The process by which they identify, plan, implement and maintain the project is where the true capacity building occurs. Local citizens from each barangay volunteer to be part of the various teams. There is an 80% participation requirement for households in the area. These volunteers work with staff from the LGU and the DSWD throughout the project cycle. The labor involved in the construction of the project is completed by the community. The outcome of the program is far greater than a project being constructed. Through the facilitated process, impoverished people learn new skills (such as vulnerability identification, procurement, bookkeeping, evaluation, construction, etc.) and become empowered to participate more in their LGU processes, increasing participatory governance.

Nearly 556,000 volunteers have been trained and mobilized, 62% of which are women. Additionally, nearly 437,000 participated in the construction labor required for the projects, 22% of which were women.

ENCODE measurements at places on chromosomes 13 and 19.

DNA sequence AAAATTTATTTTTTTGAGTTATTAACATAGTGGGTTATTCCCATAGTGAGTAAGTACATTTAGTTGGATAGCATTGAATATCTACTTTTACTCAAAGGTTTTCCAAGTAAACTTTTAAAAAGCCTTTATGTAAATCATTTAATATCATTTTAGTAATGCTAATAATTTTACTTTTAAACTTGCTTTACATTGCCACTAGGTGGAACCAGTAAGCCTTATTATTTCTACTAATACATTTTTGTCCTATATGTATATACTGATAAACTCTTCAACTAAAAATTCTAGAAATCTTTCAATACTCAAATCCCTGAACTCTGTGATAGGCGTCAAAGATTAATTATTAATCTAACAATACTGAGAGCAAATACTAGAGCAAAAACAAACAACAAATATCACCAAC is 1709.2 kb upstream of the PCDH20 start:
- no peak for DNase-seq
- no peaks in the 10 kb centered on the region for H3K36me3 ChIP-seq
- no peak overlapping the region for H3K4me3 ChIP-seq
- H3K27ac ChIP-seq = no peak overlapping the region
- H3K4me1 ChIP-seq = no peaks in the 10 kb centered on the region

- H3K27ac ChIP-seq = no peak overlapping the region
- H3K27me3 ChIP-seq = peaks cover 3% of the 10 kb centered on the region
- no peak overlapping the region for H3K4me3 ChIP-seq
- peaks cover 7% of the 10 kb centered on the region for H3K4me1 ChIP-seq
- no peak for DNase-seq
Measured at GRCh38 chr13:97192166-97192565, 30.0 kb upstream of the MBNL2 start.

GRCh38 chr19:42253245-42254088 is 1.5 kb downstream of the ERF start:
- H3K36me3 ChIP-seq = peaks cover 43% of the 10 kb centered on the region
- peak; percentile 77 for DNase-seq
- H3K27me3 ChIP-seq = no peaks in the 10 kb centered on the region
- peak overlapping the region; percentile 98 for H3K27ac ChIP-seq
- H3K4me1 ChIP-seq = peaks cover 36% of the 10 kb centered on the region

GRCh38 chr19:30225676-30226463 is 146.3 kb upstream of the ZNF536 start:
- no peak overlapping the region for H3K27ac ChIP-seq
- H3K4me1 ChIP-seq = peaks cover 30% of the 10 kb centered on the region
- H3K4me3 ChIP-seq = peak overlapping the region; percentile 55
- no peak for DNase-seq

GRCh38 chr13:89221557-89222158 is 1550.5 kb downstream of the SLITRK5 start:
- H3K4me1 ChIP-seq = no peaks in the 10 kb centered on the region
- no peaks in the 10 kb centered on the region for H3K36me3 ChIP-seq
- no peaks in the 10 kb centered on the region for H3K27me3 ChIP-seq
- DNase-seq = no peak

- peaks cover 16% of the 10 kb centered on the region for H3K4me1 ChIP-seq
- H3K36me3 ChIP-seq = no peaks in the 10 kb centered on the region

Fortunately, my time in Manila coincided with the Humanitarian Preparedness & Coordination Workshop hosted by the Center for Disaster Preparedness (CDP) and the Asian Preparedness Partnership (APP). This workshop brought together players from various sectors that focus on humanitarian work, disaster preparedness, and response. Barangay medics, municipal employees, national government departments and non-governmental agencies came together with the intention to identify challenges and ultimately improve coordination and information sharing across agencies.

Workshop participants.